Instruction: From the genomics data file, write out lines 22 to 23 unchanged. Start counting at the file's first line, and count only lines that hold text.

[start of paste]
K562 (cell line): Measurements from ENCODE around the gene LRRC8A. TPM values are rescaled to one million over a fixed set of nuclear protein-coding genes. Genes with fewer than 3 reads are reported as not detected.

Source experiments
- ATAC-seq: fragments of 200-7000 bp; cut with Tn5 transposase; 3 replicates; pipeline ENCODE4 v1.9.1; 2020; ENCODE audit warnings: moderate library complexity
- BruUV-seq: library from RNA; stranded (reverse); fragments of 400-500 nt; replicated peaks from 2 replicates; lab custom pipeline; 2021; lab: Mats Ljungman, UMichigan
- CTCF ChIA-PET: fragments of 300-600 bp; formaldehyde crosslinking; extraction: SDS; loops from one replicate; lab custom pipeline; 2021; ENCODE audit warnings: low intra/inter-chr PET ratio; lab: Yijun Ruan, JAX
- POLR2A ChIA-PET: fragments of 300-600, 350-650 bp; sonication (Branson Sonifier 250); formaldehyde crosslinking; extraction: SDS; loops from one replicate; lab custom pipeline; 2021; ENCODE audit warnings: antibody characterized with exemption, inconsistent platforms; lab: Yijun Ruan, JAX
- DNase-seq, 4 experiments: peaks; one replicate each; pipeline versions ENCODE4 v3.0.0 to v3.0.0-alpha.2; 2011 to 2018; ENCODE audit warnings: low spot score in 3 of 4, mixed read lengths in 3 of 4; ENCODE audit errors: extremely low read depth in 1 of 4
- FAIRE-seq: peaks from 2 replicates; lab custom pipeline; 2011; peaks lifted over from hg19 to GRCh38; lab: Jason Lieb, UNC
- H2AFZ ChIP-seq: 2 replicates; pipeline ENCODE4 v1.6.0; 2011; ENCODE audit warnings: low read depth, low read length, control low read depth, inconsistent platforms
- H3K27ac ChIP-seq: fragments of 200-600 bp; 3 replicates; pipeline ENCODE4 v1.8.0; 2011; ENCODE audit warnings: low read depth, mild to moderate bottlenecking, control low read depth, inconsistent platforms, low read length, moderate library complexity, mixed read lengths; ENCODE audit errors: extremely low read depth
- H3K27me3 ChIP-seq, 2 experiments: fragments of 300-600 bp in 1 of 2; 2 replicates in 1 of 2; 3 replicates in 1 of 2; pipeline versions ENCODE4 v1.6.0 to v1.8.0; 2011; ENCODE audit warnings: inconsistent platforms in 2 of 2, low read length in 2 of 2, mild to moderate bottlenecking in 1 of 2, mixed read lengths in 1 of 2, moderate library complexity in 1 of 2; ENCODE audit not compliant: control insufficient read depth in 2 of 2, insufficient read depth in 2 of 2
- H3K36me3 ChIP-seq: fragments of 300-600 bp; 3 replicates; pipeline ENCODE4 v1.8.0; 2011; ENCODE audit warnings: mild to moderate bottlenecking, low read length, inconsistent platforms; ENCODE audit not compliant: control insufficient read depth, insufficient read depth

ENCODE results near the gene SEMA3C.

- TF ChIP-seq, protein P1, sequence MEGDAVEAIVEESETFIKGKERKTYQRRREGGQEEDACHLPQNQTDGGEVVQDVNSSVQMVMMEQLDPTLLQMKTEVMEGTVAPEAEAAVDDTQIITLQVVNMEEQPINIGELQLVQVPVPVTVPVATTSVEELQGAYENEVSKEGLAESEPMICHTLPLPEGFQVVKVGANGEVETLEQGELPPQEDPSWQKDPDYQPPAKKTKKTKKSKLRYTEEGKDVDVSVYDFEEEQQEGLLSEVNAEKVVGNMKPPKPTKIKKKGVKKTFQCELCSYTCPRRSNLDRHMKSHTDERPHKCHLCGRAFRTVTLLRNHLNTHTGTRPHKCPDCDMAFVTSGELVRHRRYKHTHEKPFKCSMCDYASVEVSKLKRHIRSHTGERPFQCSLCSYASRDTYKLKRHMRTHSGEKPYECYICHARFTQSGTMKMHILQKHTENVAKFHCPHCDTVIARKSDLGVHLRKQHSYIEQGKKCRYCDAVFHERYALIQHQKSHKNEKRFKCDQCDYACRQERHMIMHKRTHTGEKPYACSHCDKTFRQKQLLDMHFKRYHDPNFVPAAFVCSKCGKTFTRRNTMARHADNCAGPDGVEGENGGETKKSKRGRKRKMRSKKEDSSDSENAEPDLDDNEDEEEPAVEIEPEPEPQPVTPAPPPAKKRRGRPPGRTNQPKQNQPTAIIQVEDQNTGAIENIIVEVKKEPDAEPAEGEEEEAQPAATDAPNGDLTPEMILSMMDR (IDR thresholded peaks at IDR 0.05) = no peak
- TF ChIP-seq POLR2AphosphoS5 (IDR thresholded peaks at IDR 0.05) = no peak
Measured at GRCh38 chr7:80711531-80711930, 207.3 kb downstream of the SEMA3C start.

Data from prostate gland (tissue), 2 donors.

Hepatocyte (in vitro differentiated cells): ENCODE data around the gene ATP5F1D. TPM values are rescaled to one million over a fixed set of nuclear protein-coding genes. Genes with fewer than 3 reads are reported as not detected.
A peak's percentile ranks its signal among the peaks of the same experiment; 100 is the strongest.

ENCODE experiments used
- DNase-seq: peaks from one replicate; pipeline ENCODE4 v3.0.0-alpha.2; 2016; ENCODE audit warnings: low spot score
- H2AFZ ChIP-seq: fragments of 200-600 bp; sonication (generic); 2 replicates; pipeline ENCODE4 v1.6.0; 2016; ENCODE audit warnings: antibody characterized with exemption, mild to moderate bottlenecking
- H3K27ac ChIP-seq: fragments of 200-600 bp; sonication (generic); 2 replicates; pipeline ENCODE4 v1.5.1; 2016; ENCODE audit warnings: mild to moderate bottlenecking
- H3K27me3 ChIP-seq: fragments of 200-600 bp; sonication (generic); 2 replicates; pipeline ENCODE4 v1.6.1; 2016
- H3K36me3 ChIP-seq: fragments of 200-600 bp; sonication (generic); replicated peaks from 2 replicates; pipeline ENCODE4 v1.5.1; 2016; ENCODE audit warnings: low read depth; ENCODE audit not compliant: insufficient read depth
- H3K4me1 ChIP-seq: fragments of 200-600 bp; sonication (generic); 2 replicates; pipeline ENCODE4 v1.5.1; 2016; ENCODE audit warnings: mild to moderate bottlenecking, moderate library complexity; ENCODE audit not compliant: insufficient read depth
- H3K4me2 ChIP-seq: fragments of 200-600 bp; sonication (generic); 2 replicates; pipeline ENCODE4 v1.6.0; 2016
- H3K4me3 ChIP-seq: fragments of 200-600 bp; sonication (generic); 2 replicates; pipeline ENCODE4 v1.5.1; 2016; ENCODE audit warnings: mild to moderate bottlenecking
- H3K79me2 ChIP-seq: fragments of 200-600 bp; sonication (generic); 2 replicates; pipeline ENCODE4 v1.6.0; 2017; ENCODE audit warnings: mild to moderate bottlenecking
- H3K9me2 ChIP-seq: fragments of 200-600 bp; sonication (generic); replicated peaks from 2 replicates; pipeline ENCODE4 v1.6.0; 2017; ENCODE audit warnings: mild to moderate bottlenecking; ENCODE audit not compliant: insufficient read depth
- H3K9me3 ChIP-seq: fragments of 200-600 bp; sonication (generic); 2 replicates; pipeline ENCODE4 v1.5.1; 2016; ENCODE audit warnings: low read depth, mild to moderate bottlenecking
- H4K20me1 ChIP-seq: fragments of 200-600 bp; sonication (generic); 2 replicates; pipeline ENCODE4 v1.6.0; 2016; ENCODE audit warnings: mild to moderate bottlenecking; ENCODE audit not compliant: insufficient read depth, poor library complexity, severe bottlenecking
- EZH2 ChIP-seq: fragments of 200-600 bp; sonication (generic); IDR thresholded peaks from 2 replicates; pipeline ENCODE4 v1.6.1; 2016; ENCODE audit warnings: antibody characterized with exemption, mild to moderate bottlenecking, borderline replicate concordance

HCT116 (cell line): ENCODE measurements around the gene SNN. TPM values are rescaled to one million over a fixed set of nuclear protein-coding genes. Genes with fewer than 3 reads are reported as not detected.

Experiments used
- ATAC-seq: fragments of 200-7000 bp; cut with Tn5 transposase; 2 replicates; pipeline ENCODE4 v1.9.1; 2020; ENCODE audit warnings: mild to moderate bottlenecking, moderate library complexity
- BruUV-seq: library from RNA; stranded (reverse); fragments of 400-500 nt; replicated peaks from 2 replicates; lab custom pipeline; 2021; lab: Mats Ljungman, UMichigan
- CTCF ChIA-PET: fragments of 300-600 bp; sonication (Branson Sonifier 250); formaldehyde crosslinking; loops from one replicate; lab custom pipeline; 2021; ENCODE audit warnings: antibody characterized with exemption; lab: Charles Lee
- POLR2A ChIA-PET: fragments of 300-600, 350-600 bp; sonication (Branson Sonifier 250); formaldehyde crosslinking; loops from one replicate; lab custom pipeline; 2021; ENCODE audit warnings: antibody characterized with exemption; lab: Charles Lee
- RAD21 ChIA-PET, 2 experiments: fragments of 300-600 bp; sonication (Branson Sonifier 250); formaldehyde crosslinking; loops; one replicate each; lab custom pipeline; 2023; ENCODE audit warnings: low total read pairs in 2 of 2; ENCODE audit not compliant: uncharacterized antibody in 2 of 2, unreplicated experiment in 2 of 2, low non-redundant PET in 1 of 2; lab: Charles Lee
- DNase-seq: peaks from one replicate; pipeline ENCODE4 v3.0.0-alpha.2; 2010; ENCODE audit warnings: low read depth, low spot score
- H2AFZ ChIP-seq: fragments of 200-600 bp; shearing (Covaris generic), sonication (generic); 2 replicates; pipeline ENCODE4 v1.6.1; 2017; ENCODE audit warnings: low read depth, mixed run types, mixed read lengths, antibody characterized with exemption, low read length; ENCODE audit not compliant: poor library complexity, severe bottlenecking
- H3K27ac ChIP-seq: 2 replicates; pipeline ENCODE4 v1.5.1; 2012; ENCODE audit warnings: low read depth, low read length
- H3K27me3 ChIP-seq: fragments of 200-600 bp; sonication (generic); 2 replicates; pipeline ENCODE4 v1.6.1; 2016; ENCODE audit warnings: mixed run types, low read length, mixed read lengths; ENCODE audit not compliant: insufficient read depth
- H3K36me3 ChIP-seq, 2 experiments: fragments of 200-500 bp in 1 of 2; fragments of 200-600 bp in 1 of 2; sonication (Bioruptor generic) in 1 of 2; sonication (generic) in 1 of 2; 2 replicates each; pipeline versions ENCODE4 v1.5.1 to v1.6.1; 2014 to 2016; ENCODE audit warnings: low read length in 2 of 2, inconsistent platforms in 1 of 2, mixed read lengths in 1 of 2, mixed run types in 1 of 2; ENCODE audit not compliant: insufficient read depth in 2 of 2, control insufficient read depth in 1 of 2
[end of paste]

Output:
- H2AFZ ChIP-seq: fragments of 200-600 bp; sonication (generic); 2 replicates; pipeline ENCODE4 v1.6.0; 2016; ENCODE audit warnings: antibody characterized with exemption, mild to moderate bottlenecking
- H3K27ac ChIP-seq: fragments of 200-600 bp; sonication (generic); 2 replicates; pipeline ENCODE4 v1.5.1; 2016; ENCODE audit warnings: mild to moderate bottlenecking